Small Molecule Inhibitors of Alpha-Synuclein Assembly and Toxicity
Rapid Response Innovation Awards, 2009
We will test a novel drug candidate that blocks formation of the toxic aggregates of the protein alpha-synuclein, which are believed to cause Parkinson’s disease (PD). Our drug was discovered using a rationale approach and works by a novel mechanism. It has shown promising results in a pre-clinical model of Alzheimer’s disease and a fish model of PD. As a necessary step towards human clinical trials, we will now test the drug in a pre-clinical model of PD.
The project has three goals: 1) to test the ability of the new drug to prevent and/or reverse the formation of the neurotoxic alpha-synuclein aggregates that are believed to cause PD; 2) to determine the pharmacologic profile of the drug; and 3) to study the drug’s mechanism of action. The mouse studies will be conducted in collaboration between the Bitan and Chesselet laboratories at UCLA using one of the most advanced pre-clinical models of PD available to date. Pharmacologic studies will be outsourced to a specialized Contract Research Organization. These studies will establish the best route of administration and the extent of penetration through the blood–brain barrier. The mechanistic studies will be performed using state-of-the-art biophysical techniques. The data will guide the biological studies and enable optimization of new generations of future drugs with improved characteristics.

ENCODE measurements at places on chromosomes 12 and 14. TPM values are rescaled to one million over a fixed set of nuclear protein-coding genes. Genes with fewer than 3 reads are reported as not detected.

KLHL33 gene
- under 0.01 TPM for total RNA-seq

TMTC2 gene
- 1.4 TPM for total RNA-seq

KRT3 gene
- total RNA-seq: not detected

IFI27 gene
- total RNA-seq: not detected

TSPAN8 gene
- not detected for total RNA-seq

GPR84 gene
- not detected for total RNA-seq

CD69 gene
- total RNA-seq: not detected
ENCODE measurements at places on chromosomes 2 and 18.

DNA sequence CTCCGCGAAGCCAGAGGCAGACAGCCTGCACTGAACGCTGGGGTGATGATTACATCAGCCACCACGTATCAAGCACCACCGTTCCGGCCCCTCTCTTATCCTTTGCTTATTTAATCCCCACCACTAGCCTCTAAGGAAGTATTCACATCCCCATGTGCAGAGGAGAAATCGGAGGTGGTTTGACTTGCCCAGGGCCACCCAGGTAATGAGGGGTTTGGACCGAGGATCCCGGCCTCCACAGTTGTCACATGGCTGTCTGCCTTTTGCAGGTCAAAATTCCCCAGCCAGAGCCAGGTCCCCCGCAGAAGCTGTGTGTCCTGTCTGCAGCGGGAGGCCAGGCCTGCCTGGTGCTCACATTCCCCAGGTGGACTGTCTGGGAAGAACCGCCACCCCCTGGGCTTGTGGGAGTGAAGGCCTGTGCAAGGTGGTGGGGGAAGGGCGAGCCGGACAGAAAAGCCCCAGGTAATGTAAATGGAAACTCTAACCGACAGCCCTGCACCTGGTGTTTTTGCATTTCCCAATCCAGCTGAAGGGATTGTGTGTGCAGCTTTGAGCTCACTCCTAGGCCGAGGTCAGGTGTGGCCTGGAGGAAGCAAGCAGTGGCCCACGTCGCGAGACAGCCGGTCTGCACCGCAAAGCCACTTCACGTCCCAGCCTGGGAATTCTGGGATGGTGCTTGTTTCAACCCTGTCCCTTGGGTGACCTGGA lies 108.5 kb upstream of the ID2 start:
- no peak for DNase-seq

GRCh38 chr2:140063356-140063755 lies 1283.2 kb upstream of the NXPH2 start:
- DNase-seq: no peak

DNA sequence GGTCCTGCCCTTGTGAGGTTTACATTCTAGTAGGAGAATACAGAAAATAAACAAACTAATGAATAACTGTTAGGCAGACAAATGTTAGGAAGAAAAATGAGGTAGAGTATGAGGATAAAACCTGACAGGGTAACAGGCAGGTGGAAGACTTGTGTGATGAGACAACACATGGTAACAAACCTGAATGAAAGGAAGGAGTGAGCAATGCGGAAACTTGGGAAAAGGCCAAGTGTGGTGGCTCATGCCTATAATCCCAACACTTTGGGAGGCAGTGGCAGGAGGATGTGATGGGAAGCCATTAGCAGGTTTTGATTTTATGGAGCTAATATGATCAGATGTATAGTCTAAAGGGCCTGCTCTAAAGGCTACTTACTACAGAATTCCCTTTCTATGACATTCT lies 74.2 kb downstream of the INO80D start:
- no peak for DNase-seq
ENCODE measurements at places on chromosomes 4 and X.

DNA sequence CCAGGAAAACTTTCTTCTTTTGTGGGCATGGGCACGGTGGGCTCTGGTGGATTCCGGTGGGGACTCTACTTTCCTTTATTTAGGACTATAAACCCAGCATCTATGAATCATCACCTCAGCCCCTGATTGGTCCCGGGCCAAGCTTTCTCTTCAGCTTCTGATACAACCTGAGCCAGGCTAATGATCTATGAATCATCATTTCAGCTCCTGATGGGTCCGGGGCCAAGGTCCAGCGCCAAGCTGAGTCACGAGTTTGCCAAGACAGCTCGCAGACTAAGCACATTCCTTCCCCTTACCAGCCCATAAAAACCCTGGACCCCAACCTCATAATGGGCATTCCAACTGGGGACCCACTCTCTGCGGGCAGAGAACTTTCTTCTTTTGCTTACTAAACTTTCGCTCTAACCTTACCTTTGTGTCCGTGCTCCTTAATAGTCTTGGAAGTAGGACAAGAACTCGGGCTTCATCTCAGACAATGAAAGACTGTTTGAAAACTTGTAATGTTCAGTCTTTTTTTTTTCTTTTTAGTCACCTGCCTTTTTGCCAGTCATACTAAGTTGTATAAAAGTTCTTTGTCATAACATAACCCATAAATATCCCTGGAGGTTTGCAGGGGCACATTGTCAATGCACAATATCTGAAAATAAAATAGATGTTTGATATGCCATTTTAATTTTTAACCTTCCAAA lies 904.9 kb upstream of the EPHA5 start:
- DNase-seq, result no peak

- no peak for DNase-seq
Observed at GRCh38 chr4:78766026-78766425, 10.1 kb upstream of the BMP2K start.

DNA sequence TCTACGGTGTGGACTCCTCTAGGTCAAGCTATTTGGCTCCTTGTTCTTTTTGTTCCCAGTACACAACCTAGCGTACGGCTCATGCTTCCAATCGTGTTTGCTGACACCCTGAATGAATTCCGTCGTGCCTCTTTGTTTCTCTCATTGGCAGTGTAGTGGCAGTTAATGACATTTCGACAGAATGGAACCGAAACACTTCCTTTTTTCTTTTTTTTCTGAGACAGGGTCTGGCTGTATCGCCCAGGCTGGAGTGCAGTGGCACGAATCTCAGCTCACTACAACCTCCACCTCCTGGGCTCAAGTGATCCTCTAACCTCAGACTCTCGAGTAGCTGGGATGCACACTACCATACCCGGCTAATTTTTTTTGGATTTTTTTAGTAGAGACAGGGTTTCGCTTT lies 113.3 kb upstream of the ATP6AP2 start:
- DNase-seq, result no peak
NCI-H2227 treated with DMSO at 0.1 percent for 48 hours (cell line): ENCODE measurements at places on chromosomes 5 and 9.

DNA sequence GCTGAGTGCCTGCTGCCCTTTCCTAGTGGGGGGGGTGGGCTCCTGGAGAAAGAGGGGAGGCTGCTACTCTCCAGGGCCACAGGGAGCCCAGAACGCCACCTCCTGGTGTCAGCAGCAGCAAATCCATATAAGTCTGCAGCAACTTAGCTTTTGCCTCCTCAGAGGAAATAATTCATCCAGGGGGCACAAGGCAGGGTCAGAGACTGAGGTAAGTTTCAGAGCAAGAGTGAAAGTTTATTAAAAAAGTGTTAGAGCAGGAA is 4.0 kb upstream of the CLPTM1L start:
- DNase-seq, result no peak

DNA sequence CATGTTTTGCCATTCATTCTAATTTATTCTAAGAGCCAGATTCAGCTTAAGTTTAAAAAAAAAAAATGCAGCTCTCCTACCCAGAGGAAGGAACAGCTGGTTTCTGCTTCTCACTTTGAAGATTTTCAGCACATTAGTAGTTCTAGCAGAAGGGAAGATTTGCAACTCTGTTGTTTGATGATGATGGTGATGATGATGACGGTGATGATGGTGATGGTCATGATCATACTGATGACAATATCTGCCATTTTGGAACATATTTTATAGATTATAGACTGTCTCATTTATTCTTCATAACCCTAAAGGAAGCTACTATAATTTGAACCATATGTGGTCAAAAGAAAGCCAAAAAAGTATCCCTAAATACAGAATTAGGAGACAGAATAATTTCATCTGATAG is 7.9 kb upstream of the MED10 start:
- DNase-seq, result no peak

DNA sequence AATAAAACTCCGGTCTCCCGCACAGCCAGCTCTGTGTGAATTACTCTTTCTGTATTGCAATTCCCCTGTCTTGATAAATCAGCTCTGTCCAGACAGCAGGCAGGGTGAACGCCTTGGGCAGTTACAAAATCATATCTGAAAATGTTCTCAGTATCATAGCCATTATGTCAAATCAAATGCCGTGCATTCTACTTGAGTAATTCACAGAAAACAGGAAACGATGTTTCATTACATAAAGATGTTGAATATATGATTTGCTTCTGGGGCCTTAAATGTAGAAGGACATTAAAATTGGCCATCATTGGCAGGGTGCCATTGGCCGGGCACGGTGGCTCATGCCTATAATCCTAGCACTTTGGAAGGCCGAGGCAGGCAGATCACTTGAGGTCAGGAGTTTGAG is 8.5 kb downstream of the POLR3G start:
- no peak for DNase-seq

Relevance to Diagnosis/Treatment of Parkinson’s Disease:
The project will establish the usefulness of a novel drug for PD by determining its efficacy in a relevant pre-clinical model, pharmacologic profile, and mechanism of action. These are necessary steps, which upon successful completion will be followed by behavioral studies and safety characterization towards initiation of human clinical trials.
We expect to establish an optimal route of administration and determine the optimal dose of the drug in mice. These findings later will be translated into use in humans. The studies will demonstrate the capability of the new drug to prevent and/or reverse the formation of the toxic alpha-synuclein aggregates (the human version of the protein) in mouse brain. The pharmacologic data will be necessary for the design of safety studies before the compound can be administered to humans.
We have explored the use of a novel small-molecule inhibitor of alpha-synuclein aggregation and toxicity as a lead towards development of a disease-modifying drug for PD. We found that the compound, called CLR01, efficiently inhibits alpha-synuclein aggregation. Initial experiments in animal models show promising results and support the development of CLR01 towards human clinical trials.
Associate Professor at University of California, Los Angeles
Location: Los Angeles, California, United States